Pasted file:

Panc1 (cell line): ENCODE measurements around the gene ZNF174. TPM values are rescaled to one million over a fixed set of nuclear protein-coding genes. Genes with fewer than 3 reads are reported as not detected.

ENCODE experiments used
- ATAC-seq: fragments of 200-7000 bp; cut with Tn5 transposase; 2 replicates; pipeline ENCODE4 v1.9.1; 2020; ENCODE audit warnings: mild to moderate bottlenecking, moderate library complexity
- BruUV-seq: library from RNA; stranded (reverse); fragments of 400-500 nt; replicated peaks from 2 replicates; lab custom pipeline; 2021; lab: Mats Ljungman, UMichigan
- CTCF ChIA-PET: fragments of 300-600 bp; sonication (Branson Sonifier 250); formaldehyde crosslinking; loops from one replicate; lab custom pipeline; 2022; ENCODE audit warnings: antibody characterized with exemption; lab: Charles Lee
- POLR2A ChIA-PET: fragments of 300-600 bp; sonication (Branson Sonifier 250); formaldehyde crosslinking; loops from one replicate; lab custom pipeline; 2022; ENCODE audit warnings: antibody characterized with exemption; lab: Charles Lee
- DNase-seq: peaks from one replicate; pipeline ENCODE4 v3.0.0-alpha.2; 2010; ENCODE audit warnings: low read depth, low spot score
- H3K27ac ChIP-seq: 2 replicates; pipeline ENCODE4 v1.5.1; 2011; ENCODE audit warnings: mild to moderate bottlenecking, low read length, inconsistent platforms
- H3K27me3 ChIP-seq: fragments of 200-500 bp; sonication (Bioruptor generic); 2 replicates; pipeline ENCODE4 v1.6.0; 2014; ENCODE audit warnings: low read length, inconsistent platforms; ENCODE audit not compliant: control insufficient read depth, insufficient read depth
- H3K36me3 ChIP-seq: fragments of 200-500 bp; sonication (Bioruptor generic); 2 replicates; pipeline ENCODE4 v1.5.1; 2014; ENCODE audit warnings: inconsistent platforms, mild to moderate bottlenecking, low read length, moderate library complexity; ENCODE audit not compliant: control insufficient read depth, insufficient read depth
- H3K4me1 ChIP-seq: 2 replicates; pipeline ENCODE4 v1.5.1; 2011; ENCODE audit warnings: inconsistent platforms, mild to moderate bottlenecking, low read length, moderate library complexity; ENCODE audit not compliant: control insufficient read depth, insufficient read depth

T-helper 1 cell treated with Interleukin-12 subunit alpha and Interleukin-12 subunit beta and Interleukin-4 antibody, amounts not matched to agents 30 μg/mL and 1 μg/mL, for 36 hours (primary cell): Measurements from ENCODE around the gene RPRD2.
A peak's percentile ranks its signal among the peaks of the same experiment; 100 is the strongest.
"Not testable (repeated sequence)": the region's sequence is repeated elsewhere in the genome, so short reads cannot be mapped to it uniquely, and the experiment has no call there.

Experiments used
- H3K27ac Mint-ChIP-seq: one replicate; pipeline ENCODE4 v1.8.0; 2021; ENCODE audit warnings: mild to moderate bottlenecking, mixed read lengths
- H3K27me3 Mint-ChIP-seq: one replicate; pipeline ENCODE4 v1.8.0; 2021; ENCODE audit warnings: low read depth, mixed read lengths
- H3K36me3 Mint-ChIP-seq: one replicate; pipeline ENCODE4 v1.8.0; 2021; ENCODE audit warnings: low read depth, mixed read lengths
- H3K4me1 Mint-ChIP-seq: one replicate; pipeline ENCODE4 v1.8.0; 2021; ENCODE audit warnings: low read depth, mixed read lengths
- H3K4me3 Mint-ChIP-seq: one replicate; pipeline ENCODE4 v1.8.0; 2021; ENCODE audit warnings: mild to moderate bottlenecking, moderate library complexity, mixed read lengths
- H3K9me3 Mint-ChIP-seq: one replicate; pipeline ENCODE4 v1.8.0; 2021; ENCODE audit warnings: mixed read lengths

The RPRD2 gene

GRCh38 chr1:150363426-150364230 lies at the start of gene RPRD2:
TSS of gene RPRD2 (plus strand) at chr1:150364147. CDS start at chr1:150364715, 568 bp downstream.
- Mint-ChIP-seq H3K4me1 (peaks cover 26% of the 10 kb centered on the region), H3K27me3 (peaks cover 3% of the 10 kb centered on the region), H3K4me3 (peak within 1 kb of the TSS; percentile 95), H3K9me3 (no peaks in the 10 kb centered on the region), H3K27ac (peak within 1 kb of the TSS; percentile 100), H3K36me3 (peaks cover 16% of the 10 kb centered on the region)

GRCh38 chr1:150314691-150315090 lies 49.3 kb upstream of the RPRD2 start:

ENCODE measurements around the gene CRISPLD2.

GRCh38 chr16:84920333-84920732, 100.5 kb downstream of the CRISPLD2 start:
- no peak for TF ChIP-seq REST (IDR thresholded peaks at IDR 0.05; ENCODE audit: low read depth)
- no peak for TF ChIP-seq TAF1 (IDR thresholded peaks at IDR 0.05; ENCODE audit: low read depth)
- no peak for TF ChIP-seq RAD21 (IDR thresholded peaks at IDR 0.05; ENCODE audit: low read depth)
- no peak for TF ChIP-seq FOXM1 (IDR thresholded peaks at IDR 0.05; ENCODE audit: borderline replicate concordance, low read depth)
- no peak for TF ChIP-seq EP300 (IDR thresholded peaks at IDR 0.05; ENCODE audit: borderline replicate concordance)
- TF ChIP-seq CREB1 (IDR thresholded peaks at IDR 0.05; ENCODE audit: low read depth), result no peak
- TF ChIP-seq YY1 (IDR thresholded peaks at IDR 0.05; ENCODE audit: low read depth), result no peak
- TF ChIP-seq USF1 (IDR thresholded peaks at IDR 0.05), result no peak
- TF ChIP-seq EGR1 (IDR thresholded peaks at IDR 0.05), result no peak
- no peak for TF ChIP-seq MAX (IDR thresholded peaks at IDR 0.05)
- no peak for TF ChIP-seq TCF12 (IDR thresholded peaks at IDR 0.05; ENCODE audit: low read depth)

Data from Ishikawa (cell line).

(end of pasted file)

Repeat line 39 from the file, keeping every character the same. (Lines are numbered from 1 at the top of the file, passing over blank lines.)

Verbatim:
- no peak for TF ChIP-seq TCF12 (IDR thresholded peaks at IDR 0.05; ENCODE audit: low read depth)